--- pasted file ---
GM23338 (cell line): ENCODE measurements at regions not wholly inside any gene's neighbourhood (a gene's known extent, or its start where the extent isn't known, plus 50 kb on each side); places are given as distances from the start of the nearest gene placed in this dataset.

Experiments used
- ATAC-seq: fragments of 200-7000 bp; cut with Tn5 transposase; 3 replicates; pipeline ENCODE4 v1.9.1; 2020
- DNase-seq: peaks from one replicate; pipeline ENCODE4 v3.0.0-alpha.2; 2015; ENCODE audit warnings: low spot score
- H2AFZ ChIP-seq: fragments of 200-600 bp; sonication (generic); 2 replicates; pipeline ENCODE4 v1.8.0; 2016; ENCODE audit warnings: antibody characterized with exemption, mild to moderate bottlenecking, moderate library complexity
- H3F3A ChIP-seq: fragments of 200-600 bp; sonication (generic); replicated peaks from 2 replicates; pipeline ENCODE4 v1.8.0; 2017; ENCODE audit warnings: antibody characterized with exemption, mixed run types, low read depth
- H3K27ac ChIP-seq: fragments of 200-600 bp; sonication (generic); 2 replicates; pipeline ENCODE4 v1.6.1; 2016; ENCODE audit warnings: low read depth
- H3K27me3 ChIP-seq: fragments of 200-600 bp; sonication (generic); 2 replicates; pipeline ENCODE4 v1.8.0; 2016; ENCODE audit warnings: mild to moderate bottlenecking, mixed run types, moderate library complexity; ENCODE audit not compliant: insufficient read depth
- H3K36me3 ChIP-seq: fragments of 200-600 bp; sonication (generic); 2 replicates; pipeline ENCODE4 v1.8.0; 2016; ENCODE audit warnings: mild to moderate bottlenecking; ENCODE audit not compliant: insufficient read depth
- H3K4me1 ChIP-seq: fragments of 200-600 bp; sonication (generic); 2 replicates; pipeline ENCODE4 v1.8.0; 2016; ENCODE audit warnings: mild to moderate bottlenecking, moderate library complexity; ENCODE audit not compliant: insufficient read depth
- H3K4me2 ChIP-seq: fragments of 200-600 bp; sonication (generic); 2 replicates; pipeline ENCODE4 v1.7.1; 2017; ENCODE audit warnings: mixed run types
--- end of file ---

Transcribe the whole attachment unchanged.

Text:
GM23338 (cell line): ENCODE measurements at regions not wholly inside any gene's neighbourhood (a gene's known extent, or its start where the extent isn't known, plus 50 kb on each side); places are given as distances from the start of the nearest gene placed in this dataset.

Experiments used
- ATAC-seq: fragments of 200-7000 bp; cut with Tn5 transposase; 3 replicates; pipeline ENCODE4 v1.9.1; 2020
- DNase-seq: peaks from one replicate; pipeline ENCODE4 v3.0.0-alpha.2; 2015; ENCODE audit warnings: low spot score
- H2AFZ ChIP-seq: fragments of 200-600 bp; sonication (generic); 2 replicates; pipeline ENCODE4 v1.8.0; 2016; ENCODE audit warnings: antibody characterized with exemption, mild to moderate bottlenecking, moderate library complexity
- H3F3A ChIP-seq: fragments of 200-600 bp; sonication (generic); replicated peaks from 2 replicates; pipeline ENCODE4 v1.8.0; 2017; ENCODE audit warnings: antibody characterized with exemption, mixed run types, low read depth
- H3K27ac ChIP-seq: fragments of 200-600 bp; sonication (generic); 2 replicates; pipeline ENCODE4 v1.6.1; 2016; ENCODE audit warnings: low read depth
- H3K27me3 ChIP-seq: fragments of 200-600 bp; sonication (generic); 2 replicates; pipeline ENCODE4 v1.8.0; 2016; ENCODE audit warnings: mild to moderate bottlenecking, mixed run types, moderate library complexity; ENCODE audit not compliant: insufficient read depth
- H3K36me3 ChIP-seq: fragments of 200-600 bp; sonication (generic); 2 replicates; pipeline ENCODE4 v1.8.0; 2016; ENCODE audit warnings: mild to moderate bottlenecking; ENCODE audit not compliant: insufficient read depth
- H3K4me1 ChIP-seq: fragments of 200-600 bp; sonication (generic); 2 replicates; pipeline ENCODE4 v1.8.0; 2016; ENCODE audit warnings: mild to moderate bottlenecking, moderate library complexity; ENCODE audit not compliant: insufficient read depth
- H3K4me2 ChIP-seq: fragments of 200-600 bp; sonication (generic); 2 replicates; pipeline ENCODE4 v1.7.1; 2017; ENCODE audit warnings: mixed run types